By Joe Holley Washington Post Staff Writer Thursday, July 15, 2004; Page B07
Louis Roundtree, 73, a retired Marine Corps sergeant major who was a decorated veteran of the Korean and Vietnam wars, died July 8 at the Department of Veterans Affairs nursing home in Washington after a stroke.
In the Korean War, Sgt. Roundtree was an automatic rifleman in the 2nd Battalion, 1st Marines. The regiment got to the war zone only days after the daring amphibious landing at Inchon, the port city of Seoul, on Sept. 15, 1950. It took part in the capture of Seoul and numerous subsequent operations.
In December 1950, the 1st Marines, under the command of Lewis B. "Chesty" Puller, formed part of the rearguard during the retreat from the Chosin Reservoir on the border of North Korea and China. The movement was carried out in subzero cold against overwhelming numbers of communist Chinese soldiers, who had just entered the war. It is regarded as one of the great epics in Marine Corps history.
In 1951, Sgt. Roundtree was wounded and returned to the United States.
In the late 1950s, he was a member of the Marine guard at the U.S. Embassy in Rome. He escorted the voluptuous Swedish movie star Anita Ekberg to the annual Marine Corps Ball and had a picture to prove it.
Other peacetime assignments included the Marine Corps School at Quantico as a candidate gunnery sergeant and attendance at the Army's Special Warfare School at Fort Bragg, N.C., which trains special forces.
During the Vietnam War, Sgt. Roundtree was an adviser to the South Vietnamese army. During one engagement, his unit was overrun, and he was listed as killed in action. When his body and dog tags were not found, his status was changed to missing in action.
Sgt. Roundtree had, in fact, escaped into the jungle, evading enemy forces until he stumbled upon a South Vietnamese unit. Although he rarely talked about his exploits, he told his wife that he floated down a river breathing through a bamboo stick until he felt he was out of danger. He also slept in a tree, with his belt tied around a limb so he wouldn't fall out.
Severely injured, wearing only scraps of clothing when he was rescued, he was transported by helicopter to Da Nang and, when he was able to travel, back to Saigon, where he was interviewed by NBC's "Today" show. After recuperating, he rejoined his unit in the field.
Sgt. Roundtree was born in Greenville, S.C. After joining the Marines at 18, in 1948, he trained at Montford Point Camp in New River, N.C., as did all black Marines who enlisted between 1942, when blacks were first allowed to become Marines, and 1949, after President Harry S. Truman's executive order integrating the armed forces.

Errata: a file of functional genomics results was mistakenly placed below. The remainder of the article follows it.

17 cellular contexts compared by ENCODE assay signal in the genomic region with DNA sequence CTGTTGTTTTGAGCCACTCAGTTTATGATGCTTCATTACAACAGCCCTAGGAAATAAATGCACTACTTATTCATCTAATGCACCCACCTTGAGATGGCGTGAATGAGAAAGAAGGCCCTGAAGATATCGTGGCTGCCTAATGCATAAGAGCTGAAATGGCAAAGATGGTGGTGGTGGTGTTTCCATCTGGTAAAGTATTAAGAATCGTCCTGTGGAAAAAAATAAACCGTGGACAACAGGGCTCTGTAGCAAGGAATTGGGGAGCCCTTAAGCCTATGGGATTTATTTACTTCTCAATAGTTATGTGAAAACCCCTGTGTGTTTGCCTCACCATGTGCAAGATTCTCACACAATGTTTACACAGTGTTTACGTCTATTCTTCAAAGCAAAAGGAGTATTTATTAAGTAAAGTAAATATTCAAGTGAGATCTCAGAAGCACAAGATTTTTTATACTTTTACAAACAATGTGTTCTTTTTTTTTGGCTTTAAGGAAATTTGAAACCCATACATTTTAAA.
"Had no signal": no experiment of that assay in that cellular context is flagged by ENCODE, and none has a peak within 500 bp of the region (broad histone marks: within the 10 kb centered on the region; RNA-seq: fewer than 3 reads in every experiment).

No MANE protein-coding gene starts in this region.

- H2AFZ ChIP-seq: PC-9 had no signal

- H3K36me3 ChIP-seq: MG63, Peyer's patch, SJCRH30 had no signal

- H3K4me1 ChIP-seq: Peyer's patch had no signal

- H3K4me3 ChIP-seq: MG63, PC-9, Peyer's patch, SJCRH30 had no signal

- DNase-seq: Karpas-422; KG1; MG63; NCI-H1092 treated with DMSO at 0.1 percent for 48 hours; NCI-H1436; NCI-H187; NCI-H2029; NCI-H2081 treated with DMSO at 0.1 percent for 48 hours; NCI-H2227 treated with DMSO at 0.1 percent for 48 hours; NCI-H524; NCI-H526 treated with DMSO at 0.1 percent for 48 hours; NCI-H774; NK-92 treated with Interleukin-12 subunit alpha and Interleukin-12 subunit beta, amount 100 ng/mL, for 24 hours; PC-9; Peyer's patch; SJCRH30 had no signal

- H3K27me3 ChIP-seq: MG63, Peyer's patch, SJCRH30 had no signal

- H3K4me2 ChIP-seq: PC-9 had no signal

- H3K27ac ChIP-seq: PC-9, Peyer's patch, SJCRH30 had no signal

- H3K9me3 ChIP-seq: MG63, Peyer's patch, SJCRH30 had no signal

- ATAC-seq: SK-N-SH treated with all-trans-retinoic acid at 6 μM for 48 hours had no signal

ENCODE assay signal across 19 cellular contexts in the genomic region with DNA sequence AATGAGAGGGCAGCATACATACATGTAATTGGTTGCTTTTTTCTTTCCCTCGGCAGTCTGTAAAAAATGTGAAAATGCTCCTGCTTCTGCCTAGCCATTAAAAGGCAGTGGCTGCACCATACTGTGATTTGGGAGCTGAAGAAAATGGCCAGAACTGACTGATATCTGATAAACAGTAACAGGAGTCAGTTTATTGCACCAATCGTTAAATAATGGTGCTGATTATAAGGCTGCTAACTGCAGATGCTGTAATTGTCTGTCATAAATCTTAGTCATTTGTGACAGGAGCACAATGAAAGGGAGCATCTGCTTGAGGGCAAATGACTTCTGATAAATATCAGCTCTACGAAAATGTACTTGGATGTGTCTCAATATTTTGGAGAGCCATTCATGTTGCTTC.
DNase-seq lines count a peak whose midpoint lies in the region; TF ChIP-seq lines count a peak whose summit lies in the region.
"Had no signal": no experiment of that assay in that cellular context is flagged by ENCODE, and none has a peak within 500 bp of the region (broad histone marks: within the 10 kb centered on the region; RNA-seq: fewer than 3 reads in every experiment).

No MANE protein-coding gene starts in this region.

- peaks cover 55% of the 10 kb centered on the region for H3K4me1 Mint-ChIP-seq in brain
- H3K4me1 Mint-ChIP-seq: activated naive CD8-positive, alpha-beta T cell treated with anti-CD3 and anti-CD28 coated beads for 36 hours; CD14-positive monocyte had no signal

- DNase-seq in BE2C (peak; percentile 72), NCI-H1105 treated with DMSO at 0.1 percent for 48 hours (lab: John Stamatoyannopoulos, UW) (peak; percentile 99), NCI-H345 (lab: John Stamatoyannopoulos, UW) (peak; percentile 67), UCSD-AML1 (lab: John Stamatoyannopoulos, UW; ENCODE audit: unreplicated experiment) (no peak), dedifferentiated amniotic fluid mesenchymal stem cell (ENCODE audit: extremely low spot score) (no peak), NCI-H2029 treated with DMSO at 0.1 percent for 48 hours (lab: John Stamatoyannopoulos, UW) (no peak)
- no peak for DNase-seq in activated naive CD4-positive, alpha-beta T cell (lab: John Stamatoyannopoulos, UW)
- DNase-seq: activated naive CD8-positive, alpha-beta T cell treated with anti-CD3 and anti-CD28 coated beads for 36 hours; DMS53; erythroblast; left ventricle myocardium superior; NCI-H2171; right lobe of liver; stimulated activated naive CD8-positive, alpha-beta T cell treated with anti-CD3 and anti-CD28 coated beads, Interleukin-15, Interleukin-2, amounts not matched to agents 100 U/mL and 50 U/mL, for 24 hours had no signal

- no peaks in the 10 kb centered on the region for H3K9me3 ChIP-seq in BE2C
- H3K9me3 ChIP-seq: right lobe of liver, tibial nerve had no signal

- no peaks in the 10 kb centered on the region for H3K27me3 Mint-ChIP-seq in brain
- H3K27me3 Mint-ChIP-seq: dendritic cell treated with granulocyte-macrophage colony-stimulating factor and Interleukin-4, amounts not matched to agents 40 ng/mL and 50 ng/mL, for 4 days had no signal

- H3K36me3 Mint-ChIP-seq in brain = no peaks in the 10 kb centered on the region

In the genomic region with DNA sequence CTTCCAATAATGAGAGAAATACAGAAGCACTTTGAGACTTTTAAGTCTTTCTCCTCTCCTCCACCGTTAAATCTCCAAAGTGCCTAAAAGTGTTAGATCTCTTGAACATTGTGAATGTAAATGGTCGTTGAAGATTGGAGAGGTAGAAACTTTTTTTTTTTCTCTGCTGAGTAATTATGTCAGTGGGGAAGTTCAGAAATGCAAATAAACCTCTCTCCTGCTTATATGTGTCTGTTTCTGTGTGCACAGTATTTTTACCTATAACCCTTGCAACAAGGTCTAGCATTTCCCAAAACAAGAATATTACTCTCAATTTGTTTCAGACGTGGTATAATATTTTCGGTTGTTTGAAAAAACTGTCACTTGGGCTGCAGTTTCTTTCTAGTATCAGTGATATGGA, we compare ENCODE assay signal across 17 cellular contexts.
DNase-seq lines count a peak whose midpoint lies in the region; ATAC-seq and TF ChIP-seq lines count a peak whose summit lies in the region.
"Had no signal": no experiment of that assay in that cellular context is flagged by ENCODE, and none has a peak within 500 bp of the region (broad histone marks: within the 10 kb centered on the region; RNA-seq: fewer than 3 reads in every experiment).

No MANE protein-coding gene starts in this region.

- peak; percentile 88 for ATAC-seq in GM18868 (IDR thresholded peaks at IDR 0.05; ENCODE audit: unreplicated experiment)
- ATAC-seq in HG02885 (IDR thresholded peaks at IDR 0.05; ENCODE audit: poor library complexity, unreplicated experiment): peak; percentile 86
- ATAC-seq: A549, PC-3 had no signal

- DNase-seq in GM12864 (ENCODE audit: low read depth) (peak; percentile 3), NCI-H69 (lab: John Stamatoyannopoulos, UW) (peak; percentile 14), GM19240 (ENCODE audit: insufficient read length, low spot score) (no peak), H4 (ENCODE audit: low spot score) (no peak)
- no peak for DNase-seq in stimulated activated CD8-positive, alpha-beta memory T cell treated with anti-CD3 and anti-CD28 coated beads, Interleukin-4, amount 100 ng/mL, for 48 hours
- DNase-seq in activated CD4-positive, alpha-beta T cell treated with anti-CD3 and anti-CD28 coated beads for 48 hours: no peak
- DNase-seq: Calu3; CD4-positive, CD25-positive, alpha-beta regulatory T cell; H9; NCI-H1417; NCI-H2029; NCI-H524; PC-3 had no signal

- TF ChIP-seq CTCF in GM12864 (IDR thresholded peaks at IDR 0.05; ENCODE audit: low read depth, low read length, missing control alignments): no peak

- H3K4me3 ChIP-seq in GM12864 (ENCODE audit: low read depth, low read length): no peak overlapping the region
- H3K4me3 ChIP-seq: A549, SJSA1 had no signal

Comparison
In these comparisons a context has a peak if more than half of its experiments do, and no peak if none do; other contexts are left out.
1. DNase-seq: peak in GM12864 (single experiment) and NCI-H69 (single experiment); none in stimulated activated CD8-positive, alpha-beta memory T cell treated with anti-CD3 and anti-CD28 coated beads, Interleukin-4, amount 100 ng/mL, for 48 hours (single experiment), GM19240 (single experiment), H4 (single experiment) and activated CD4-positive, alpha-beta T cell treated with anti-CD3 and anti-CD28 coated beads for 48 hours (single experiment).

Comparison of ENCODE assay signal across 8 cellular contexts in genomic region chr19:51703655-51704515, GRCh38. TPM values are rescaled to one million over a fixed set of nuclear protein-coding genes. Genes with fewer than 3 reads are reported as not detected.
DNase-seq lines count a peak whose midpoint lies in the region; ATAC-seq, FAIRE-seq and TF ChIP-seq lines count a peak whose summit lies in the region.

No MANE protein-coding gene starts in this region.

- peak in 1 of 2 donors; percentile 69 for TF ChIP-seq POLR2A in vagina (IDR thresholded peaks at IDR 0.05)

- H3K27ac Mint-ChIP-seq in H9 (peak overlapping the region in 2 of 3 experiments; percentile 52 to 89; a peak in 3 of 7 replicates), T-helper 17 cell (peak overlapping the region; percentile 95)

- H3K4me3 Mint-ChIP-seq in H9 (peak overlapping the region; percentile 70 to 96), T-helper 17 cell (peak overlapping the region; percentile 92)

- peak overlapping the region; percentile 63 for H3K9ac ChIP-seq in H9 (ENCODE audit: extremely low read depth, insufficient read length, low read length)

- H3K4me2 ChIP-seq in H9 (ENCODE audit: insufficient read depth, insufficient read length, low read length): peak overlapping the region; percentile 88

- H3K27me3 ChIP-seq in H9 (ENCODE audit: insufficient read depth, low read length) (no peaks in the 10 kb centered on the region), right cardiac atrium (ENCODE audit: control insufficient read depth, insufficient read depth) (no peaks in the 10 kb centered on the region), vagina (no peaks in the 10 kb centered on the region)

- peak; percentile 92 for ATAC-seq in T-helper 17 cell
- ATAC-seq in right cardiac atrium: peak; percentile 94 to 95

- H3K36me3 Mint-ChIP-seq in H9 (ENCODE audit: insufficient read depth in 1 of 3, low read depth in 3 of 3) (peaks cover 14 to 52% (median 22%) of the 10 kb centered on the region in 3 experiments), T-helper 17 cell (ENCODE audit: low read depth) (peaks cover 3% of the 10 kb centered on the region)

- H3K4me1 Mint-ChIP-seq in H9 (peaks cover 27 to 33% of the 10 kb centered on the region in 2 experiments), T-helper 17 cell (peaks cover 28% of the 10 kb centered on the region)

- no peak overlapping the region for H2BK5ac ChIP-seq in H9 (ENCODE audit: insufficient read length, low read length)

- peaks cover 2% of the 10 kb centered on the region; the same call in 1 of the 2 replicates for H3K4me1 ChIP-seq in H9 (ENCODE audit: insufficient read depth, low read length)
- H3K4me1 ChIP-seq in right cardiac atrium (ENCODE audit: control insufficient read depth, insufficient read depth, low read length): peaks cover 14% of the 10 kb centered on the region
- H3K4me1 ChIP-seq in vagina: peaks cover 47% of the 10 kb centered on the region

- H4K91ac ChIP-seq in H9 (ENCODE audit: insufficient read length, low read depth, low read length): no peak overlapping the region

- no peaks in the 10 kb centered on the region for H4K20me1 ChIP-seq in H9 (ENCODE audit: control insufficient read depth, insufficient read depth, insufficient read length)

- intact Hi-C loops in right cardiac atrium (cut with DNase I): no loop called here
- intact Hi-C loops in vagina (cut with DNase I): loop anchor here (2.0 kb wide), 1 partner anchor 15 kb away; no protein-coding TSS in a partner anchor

Sgt. Roundtree retired in 1970. His military decorations included the Silver Star, four awards of the Bronze Star, three awards of the Purple Heart and two awards of the Navy Commendation Medal. He is recognized as the most decorated Montford Point Marine.
"As one reads through the list of combat medals . . . one wonders how a single marine could have seen so much action and managed to survive," retired Marine Corps Lt. Col. James Zumwalt once wrote after meeting Sgt. Roundtree at the nursing home.
Sgt. Roundtree occasionally mentioned escorting Ekberg. "He had a picture on the wall in his office," said his wife, Famie Roundtree, "and I told him to get rid of it, but after a while I didn't mind. He said she was a very nice lady."
After his military service, Sgt. Roundtree worked for Allstate Insurance. He was a manager in the claims department at the Clarksburg office when he retired a second time in 1996. He also was active in the Montford Point Marines Association, a veterans organization that commemorates the first black Marines.
Sgt. Roundtree, a resident of Silver Spring, moved to the nursing home after a series of strokes in 1997.
Survivors include his wife of 35 years, of Silver Spring; three children, Alethea Roundtree Handy of Stevensville, Md., and Lashelle Roundtree and Logan Roundtree, both of Silver Spring; and a granddaughter.